Dr Peter Barham
University of Bristol
In this series of amusing demonstrations, most of which you can repeat at home, you will learn all about the way microwaves heat food and why food cooked in a microwave is generally less flavoursome. You will also discover many other uses for microwave ovens!
Cod Liver Oil - How Can It Be Good for You?
Professor John Harwood
The first report of the health benefits of cod liver oil dates from the 18th century. Since that time, there have been various anecdotal tales of its beneficial properties. Of course, the oil will also be (unfortunately!?) familiar to many who took it after the Second World War as a source of vitamins. In the last decade, there have been a number of dietary intervention trials as well as animal feeding studies which have shown positive effects. The main active ingredients in cod liver and other fish oils are omega-3 fats which are anti-inflammatory. So far, there is clear evidence of benefit during brain development, cardiovascular disease, arthritis and in the ageing brain (Alzheimers etc.). Here in Cardiff, we have looked at the molecular mechanisms which underlie these effects. So Granny was right after all, but why couldn't it taste better?
London Pollutant Smogs: Why do they Kill?
Professor Roy Richards
Every so often a combination of weather conditions and man- made pollutants result in an increase in mortality in our big cities. Over 4000 excess deaths were associated with one episode in London in 1952. Who died, how did they die, what was in the mixture to cause death? Could it happen again? These questions will be addressed by examining the physicochemical properties of past and present day smogs and their biological reactions relating to health effects.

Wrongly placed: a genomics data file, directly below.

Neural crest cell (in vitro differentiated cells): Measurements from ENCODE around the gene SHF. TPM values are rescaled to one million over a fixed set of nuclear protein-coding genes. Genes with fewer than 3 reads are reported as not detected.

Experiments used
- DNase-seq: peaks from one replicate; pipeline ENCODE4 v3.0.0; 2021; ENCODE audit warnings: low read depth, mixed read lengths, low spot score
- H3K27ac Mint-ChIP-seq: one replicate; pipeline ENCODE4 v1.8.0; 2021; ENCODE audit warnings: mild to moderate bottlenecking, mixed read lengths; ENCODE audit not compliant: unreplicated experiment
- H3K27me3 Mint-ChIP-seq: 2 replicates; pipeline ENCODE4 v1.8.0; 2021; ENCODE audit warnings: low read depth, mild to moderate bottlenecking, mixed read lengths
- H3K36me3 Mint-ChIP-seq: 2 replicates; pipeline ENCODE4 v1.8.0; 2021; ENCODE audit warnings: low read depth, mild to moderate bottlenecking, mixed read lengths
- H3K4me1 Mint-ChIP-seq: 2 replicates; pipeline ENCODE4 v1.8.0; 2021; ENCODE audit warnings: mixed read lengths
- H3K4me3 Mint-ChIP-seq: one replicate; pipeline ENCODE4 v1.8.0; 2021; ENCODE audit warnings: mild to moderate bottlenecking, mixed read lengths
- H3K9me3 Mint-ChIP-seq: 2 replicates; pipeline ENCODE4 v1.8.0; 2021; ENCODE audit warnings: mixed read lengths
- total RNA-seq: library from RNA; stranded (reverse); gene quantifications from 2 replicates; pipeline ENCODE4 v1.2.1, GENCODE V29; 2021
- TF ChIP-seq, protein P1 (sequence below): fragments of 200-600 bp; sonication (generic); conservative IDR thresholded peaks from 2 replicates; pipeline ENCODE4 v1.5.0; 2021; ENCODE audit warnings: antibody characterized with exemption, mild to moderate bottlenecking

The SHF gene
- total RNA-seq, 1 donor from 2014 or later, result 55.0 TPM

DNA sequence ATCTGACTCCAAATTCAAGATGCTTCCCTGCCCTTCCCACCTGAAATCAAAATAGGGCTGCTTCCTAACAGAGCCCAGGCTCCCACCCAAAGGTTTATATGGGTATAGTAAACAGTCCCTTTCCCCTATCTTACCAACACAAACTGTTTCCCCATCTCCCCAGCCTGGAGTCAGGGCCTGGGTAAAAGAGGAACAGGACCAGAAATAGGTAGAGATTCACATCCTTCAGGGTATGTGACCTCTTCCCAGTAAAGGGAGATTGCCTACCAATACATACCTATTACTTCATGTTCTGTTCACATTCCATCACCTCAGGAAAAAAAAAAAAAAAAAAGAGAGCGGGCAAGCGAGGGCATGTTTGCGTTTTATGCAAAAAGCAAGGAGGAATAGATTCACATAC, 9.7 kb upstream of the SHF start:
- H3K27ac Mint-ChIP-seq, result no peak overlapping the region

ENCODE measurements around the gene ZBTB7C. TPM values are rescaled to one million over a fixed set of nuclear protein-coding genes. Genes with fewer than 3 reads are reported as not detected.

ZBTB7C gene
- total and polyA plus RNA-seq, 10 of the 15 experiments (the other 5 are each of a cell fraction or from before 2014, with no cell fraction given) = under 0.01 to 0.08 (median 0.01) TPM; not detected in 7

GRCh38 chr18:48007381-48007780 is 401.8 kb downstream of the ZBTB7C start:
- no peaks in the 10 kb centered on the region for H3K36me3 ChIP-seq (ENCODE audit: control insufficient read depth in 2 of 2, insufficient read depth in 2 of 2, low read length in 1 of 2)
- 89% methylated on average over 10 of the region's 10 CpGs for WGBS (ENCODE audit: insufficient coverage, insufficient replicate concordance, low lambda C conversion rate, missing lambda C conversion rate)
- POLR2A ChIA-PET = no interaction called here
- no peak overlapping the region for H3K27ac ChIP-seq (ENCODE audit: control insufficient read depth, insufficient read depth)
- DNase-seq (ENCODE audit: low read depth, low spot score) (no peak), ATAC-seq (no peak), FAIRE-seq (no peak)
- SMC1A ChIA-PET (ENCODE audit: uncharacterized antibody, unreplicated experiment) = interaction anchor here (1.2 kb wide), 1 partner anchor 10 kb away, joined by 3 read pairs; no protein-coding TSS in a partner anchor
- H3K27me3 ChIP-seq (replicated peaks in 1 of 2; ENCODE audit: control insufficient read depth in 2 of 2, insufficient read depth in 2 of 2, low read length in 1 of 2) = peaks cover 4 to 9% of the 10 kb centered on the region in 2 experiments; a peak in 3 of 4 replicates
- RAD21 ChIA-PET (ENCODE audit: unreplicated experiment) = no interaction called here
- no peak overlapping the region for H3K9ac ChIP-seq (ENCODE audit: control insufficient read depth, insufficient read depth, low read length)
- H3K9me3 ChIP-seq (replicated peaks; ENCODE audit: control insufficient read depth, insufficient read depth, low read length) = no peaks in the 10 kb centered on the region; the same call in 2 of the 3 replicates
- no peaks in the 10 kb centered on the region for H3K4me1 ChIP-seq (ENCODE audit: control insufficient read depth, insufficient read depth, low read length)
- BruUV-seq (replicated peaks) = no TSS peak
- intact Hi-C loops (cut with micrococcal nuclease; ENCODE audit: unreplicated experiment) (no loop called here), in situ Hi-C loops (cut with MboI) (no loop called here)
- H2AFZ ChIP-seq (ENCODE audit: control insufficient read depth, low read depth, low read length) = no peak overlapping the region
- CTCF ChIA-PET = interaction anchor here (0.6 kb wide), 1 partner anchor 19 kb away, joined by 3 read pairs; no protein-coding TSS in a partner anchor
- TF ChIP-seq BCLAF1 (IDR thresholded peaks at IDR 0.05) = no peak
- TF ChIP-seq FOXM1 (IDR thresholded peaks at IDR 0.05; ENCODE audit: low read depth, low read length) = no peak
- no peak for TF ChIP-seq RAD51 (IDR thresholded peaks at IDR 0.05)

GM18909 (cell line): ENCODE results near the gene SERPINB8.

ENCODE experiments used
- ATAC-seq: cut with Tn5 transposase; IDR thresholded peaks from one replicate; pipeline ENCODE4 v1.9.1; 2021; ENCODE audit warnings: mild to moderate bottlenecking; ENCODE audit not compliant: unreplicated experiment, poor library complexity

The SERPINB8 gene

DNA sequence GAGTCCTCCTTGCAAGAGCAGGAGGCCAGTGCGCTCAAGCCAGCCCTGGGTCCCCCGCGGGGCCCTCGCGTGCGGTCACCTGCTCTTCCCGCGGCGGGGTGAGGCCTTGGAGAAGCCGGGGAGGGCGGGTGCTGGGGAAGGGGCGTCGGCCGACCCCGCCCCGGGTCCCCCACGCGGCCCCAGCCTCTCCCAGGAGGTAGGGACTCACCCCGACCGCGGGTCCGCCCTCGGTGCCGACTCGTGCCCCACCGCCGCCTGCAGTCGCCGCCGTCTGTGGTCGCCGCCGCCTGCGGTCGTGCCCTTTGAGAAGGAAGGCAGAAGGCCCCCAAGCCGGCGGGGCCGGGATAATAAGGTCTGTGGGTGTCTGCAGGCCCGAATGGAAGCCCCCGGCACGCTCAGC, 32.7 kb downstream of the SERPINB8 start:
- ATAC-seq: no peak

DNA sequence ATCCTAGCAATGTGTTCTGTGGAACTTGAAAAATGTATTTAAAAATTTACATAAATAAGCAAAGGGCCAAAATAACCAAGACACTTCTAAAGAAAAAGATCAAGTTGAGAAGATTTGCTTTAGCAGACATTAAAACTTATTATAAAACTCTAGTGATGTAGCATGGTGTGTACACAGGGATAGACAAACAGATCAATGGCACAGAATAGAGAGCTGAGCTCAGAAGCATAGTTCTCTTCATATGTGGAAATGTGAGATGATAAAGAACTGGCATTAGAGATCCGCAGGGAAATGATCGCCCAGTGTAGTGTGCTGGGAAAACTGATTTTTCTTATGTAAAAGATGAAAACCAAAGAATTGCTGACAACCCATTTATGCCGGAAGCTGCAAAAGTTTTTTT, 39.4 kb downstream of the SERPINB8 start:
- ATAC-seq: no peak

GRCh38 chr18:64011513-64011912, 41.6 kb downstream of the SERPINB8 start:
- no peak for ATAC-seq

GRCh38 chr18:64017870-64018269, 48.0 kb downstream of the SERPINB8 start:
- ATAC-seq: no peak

The Lord Phillips Memorial Lecture: Molecular Horticulture - Will it Grow in the Future?
Professor T. Michael Wilson
University of Warwick
The range of horticultural species that collectively enrich and fortify our diet, brighten our homes and gardens, improve our mood and our (sub-)urban spaces is enormous In recent years, applications of "-omic" technologies have provided scientisits with rapidly expanding knowledge, and greater appreciation and understanding of the genetic diversity and molecular functioning of these crops. Genomics also reveal the complex molecular inteactions between host plants and the myriad pests and pathogens which evolve relentlessly, to expoit them as sources of food, thus denying mankind their full value. Can the wider application of modern "molecular horticulture" address future roblems of global climate change/instability, water shortage, pest and disease control in such a wide array of minor-use crops? And who would fund such research and development in a highly fragmented industry?
101 Uses of a Quadratic Equation
Professor Chris Budd
University of Bath/Royal Institution
In answer to the debate about whether we should teach the quadratic equation to young people. I will show the significant role that the quadratic equation played in human history, from windows to aeroplanes and from rugby to chaos. The talk will have a series of practical demonstrations and the mathematics will be kept light.
From Gene Discovery to Clinical Trial
Professor Julian Sampson
The human genome project has led to the discovery of many genes that, when altered (mutated), lead to disease. New opportunities to understand and treat diseases are being identified through gene discovery. This talk will illustrate the progress that is being made through examples from local medical genetic research.
Describing the Undescribed: Towards a Biodiversity Agenda
Dr Graham Oliver